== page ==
BlogSeven Technical Tips for a Smooth Cisco UCS Installation


As systems integrators, we’ve had the unique privilege of deploying several UCS and converged infrastructure solutions in numerous environments. That means we’ve had the opportunity to amass a tidy collection of UCS deployment snafus and learned how to avoid them.

In the spirit of sharing, here are our top seven technical tips for anyone deep in the trenches of a UCS installation.

  1. If you have DMZ virtual machines in your environment, consider whether the DMZ and normal VLANs can come down the same trunk wires. If not (that means you’ve probably have an inside production core and a DMZ core outside the firewall), then you have to implement a ‘Disjoint Layer 2’ design. It’s not hard to set up, but it does have some rigid assumptions. For example, don’t overlap VLAN IDs, and—due to pinning rules—you should separate vNICs on the blades to go to each core.
  2. The KVM IPs assigned to each blade go out the MGMT port, not the 10 GbE ports. The MGMT port doesn’t support VLANs, so you need to use a normal access port. That means you’ll use three IPs for the FIs (1 VIP, and 1 for each FI) and then 1 IP for each blade in the environment on the same network over that 1 GbE link.
  3. Don’t be tempted to use the 6200s as switches—they’re not switches. Since UCS 2.1, you’ve been able to hook up an FC SAN directly to the 6200 and create zones. However, that’s only supported for a completely captive SAN. (In other words, the only servers using that SAN are UCS blades.) The same applies to appliance ports and Ethernet. The 6200s are designed to run blade server environments, so if you need general-purpose data center switches, buy 5548s with storage FC licenses instead.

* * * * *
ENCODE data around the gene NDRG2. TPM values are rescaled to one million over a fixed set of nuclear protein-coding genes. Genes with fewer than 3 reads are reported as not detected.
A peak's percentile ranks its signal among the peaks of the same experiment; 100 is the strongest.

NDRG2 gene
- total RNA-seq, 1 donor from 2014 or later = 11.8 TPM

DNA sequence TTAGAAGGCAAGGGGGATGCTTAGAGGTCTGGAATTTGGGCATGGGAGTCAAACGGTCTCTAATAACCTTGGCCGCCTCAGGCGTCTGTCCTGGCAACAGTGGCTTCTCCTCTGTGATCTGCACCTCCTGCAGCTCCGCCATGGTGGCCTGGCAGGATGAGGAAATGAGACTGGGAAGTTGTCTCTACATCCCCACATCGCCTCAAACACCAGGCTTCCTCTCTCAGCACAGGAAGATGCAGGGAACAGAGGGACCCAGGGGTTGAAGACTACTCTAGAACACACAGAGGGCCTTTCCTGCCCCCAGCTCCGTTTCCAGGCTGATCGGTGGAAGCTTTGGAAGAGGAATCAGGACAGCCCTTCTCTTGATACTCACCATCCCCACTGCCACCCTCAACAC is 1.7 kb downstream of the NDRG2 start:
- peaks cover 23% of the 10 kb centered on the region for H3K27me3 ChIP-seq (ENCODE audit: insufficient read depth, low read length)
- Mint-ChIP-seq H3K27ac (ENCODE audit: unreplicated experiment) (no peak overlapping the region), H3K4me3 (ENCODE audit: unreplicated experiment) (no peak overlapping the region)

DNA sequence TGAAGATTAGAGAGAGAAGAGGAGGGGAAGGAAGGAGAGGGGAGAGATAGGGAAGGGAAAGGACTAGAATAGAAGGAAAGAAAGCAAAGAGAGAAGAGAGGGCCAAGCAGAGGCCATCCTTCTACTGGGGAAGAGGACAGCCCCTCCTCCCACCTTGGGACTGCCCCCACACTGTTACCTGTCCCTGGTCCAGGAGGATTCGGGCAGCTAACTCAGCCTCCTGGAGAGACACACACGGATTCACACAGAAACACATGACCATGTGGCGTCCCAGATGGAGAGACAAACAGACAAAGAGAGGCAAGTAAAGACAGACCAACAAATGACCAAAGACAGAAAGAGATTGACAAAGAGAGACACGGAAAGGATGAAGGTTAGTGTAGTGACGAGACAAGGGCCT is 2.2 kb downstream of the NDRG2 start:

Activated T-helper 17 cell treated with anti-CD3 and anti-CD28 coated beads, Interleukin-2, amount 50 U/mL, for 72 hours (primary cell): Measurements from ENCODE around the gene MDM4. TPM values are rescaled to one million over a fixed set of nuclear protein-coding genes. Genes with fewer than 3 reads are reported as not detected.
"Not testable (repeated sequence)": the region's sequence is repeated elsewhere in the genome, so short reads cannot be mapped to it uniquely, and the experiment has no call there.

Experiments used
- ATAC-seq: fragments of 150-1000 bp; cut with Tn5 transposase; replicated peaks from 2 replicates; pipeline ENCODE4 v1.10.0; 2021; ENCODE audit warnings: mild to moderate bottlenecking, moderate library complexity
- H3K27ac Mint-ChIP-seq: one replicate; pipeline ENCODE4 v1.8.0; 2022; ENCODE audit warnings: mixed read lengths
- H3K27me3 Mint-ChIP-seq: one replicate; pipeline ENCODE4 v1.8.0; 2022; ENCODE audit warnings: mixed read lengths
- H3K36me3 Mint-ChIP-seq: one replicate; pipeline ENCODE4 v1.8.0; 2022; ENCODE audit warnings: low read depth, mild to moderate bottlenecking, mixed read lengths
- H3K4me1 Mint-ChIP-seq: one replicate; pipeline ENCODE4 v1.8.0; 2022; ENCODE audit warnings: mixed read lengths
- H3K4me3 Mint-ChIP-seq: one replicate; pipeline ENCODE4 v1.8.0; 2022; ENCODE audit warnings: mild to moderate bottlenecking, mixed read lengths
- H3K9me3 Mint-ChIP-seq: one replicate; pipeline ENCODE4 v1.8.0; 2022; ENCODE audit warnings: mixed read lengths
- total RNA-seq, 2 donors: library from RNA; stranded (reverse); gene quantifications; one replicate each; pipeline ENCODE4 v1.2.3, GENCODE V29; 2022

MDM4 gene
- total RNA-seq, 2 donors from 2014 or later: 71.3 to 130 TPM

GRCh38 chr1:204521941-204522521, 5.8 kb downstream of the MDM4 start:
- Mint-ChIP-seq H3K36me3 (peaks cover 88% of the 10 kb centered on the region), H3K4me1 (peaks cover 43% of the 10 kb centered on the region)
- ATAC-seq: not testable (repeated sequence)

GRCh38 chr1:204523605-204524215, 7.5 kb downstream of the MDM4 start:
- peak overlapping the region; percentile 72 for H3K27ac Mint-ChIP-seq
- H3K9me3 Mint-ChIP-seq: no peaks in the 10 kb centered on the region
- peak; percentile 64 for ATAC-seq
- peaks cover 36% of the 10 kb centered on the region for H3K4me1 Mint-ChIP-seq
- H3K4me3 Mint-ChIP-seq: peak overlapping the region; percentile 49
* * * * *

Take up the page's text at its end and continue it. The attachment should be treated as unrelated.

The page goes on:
4. Boot from local disk is the easiest to setup. Boot from iSCSI works fine, but you might find the GUI a bit cumbersome. Booting from FC SAN has a much cleaner interface. 
  5. On boot from local disks, the local disk policies can be problematic.  Make a decision—like RAID1 mirrors for everything—and stick with it. If you change your local disk, you might find that your Service Profiles won’t apply to the blade because it doesn’t think the local disks are ‘correct’ for the different local disk policy on the new profile.
  6. You can’t get around the QoS system in UCS, so if you’re not using QoS Class of Service (CoS) tags, then all Ethernet traffic ends up in the “Best Effort” class and your jumbo frames won’t work. To get jumbo frames down to the blades you have to change the MTU under LAN > QoS System Class in the “Best Effort” category.  It’s set to ‘normal,’ which is 1500, by default. Change it to the system max, which is 9216.
  7. If you experience any weird errors during installation, you should ‘rediscover’ the device as a first attempt at troubleshooting.  This is what Cisco TAC support recommends as a first step 230% of the time anyway, so you might save yourself a call. You can even physically remove devices from the chassis and re-seating them before attempting a rediscover.

If you haven’t yet embarked on a UCS deployment, and you’re still considering whether a converged infrastructure solution is the right strategy for your organization, consider our unified computing technology workshop. We’ll help you evaluate your current challenges and needs, and we’ll address your questions in the context of your current application infrastructure.

About the Author

Eric Eiseman

Eric Eiseman, Solutions Architect

As a premier subject matter expert at ASG, Eric Eiseman assists and guides customers through their design and architectural decisions. In particular, Eric has developed a thorough technical knowledge of VMware, Cisco Unified Computing Solutions, FlexPod, and Red Hat products throughout his extensive career as a system administrator and senior consultant.